Some four years ago, an author wrote in this journal that the conflict with Georgia would be a watershed that would put an end to Moscow’s post-Soviet approach to the world. He believed Russia would finally formulate “a program of realistic and pragmatic foreign policy matching its genuine strategic interests and the goals of economic and social development” (Alexander Lukin, “From a Post-Soviet to a Russian Foreign Policy.” Russia in Global Affairs, No. 4, October-December 2008).
The author erred: Russia’s foreign policy has remained post-Soviet and now it is even more pro-Soviet than it was ten or 15 years ago.
CRAVING FOR SUPERPOWER STATUS
Immediately after the Soviet Union broke up and “democrats” came to power, the Russian Foreign Ministry headed by Andrei Kozyrev proclaimed de-ideologization of the country’s foreign policy. However, the Communist ideology was replaced by an ideology of primitive Westernism. What used to be regarded as bad is now seen as good; former enemies turned into friends, and visa versa. The renouncement of Kozyrev’s line did not lead to pragmatism. Under the slogan of ensuring national interests, initially proposed by some experts as a reasonable alternative, Russia partially backtracked to Soviet objectives and approaches – without Soviet rhetoric but under the motto that “the USSR is Russia” and that in Soviet times much was done in Russia’s interests.
Russia is sliding back to the superpower ideology under this pretext. Whereas the ultimate objective of the Soviet Union was changing the world according to the Communist model, Russia increasingly stands up for its incorrectly understood national interests all over the world, mostly in the struggle against the former geopolitical opponent. Russia has lost a sizable portion of the Soviet territory and resources and half of the Soviet population, and the remaining part is not keen to enter any geopolitical rivalry. In global hierarchy, the country has descended from the second place to the tenth (or even lower by certain indicators). Yet the state and the ruling elite stubbornly continue to speak of some world mission and “the Russian idea,” which traditionally can only be implemented in the struggle or competition with another superpower – the United States (or the West in general).
Although the wording of official statements is different, Russia actually views relations with the West as “a zero sum game,” as did the Soviet Union. At the same time, the present elite is well aware that Russia has no strength, resources or any special wish of the population to attain the real status of superpower in order to press the U.S. all over the planet. In effect, impulses towards the superpower status surge precisely when Moscow wishes to demonstrate its discontent with the policy of the West, which refuses to recognize it as an equal and worthy partner.
Since Yeltsin’s time, the Russian elite has had the sincere conviction that Russia must become part of the “civilized world”, i.e. part of the West in a broad sense, perhaps not politically but at least economically and culturally. This conviction is primarily prompted by private commercial interests, mostly related not to Moscow, but to Cyprus, London, southern France or Spain where money is invested and where property is purchased. However, the money is earned thanks to the country’s political system which differs dramatically from those in the countries of the “civilized world.” Here emerges a contradiction: a replacement of this system would undermine the basis of the Russian elite’s power and welfare. On the other hand, Russian officials and oligarchs, proud of their money and influence, want to be treated as equals, as representatives of a large and modern state.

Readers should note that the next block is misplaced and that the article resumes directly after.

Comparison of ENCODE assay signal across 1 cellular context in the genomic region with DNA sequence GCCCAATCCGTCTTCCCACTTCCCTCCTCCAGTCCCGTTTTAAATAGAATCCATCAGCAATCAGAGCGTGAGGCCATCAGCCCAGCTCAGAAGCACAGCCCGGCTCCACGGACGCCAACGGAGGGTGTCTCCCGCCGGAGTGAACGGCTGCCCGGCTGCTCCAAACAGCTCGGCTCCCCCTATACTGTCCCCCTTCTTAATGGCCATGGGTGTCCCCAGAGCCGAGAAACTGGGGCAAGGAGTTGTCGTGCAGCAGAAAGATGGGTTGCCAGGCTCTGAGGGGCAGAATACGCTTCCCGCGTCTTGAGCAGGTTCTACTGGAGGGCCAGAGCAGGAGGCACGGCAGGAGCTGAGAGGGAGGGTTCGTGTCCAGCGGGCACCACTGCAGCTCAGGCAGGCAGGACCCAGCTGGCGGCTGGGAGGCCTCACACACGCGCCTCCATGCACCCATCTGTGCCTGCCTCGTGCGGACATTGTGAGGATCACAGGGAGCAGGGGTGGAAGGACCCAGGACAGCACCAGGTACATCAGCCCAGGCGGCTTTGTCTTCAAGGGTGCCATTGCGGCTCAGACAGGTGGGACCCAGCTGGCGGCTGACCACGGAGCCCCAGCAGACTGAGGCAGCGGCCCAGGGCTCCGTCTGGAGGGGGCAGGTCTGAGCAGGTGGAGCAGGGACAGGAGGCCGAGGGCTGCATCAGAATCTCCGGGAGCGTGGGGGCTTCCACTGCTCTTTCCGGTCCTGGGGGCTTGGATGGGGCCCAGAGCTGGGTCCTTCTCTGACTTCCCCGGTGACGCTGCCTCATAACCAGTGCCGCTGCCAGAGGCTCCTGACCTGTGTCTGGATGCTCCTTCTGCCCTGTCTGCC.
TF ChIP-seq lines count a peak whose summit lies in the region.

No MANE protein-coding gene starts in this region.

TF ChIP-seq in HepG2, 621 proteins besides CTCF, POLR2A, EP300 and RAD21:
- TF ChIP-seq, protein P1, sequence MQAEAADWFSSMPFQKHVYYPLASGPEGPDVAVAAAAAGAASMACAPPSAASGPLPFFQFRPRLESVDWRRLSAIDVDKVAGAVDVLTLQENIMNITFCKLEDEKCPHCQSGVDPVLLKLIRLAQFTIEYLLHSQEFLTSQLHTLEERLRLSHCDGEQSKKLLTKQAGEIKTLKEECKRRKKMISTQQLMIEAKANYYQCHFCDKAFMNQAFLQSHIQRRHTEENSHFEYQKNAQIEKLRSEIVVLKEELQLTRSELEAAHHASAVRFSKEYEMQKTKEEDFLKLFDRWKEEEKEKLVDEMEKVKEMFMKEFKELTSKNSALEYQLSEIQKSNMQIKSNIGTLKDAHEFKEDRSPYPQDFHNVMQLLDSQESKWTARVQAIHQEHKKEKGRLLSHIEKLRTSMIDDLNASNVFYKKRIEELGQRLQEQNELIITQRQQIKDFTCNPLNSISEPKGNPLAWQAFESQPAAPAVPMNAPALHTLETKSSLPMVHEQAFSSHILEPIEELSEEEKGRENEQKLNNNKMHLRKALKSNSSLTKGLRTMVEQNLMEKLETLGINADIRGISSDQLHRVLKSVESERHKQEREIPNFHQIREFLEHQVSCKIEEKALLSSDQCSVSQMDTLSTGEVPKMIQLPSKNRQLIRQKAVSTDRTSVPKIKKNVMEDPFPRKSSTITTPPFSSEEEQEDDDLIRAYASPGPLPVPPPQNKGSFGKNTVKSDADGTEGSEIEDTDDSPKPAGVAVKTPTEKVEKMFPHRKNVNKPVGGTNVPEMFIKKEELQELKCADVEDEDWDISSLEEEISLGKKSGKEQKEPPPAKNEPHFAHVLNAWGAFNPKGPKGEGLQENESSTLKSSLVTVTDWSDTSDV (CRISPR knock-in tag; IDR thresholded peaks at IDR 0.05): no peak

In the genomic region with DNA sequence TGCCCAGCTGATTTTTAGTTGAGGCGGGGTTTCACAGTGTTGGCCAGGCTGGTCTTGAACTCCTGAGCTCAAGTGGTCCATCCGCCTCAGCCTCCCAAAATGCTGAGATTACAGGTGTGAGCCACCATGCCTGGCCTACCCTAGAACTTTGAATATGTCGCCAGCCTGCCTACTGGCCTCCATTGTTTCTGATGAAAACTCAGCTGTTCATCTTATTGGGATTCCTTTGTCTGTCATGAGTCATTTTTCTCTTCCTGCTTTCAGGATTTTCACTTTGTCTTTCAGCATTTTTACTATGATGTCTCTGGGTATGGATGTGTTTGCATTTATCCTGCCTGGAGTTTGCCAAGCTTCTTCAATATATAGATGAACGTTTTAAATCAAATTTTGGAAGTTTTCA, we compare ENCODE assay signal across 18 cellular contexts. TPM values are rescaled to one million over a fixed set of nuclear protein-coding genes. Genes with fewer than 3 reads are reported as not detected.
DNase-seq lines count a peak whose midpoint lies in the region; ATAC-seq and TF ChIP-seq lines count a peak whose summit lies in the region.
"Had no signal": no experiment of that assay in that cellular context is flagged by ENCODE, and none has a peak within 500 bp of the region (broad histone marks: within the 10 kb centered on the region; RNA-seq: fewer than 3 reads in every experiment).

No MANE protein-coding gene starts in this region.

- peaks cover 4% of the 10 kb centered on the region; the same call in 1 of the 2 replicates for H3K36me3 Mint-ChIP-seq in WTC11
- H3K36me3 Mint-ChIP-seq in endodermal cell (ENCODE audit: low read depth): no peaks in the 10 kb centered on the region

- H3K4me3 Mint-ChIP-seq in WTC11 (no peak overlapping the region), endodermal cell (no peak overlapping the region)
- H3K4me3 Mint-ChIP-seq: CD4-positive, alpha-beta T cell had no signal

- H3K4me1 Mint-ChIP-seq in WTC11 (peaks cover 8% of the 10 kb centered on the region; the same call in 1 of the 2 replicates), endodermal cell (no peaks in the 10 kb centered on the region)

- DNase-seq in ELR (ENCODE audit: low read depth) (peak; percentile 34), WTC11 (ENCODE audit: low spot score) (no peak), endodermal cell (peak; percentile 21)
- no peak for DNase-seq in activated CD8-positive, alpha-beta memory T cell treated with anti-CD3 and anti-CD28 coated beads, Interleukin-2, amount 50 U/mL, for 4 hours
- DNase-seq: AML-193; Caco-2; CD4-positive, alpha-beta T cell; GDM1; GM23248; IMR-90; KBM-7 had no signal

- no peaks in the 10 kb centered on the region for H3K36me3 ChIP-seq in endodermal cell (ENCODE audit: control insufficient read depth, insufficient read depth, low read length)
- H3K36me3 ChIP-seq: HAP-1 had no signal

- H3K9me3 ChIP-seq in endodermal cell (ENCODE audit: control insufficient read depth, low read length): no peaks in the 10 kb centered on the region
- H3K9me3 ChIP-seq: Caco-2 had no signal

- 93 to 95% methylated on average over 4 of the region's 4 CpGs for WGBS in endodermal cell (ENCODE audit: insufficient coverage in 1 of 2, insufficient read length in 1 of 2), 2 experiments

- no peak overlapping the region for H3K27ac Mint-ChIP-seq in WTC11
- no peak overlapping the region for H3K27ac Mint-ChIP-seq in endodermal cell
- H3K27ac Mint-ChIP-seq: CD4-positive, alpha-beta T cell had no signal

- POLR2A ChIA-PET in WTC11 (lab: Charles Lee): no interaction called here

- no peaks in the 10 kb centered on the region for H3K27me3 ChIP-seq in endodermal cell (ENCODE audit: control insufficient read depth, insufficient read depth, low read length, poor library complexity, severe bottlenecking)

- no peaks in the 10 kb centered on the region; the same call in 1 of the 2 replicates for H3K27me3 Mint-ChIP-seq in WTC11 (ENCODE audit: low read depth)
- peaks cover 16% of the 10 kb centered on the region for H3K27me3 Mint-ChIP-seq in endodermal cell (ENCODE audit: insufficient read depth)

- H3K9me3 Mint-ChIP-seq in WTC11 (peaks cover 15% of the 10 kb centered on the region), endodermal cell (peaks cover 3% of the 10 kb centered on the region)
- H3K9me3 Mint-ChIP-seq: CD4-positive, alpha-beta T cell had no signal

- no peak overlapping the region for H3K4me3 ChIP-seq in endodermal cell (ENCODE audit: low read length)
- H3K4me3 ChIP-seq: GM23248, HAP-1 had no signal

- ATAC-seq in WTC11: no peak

As a result, the Russian foreign policy keeps making unexpected turns. Every new Russian leader begins with an extremely pro-Western course, assuming that the West can be bribed with concessions. Moscow would declare common values, close troublesome (and quite expensive) facilities abroad, lend a hand in a difficult moment, etc. But then it turns out that the present time is not the 19th or even 20th century and that the West cannot, at least for domestic political reasons, open its institutions to representatives of an entirely different political system, which has no real separation of powers, nor transparent election procedures.
Moscow views any moves by the U.S. or its allies, such as building a missile defense system in Europe, setting up NATO bases in Central Asia, the operation in Afghanistan, or the Western position on the nuclear problems of Iran and the Korean Peninsula and Arab revolutions, as deliberately inspired, well-planned actions by enemies against Russian interests. Naturally, Moscow reacts with resolute counteraction. High-placed officials often say that the U.S. deliberately encourages the production of narcotics in Afghanistan to ruin Russia by hooking its population on drugs. Or they insist that the Arab revolutions were conceived to oust Russia from the region or depose Central Asian regimes that are friendly to Moscow.
Of course, the zero sum game instruments have to be shelved now and then. Sometimes, Russia has to cooperate. The USSR, too, cooperated with the West – during the New Economic Policy (NEP), World War II, and later when it exported oil and gas to the West. Yet the impression is that, as in Soviet times, the present-day interaction is due not to growing confidence or the awareness of common interests, but to the dire need to boost the coffers and have access to property abroad. This brings about zigzags in Russia’s foreign policy, from unjustified concessions to equally unjustified strong opposition.
Psychologists say the idea that everything in the world – good or bad – happens only for your sake, because of you or somehow affecting you is characteristic of a child’s mentality. In foreign policy, it is peculiar to a global ideology, totalitarian as a rule, which views its own values as the apex of civilization. Such ideology manifests itself either in attempts to impose one’s values upon the whole world, or in a conviction that one is surrounded by enemies encroaching upon these values. In the contemporary world, there have remained only two such aggressive ideologies: American (or, broadly, western) liberal “democratism” and radical Islamism. Of the two, it is only the first one that has powerful states behind it.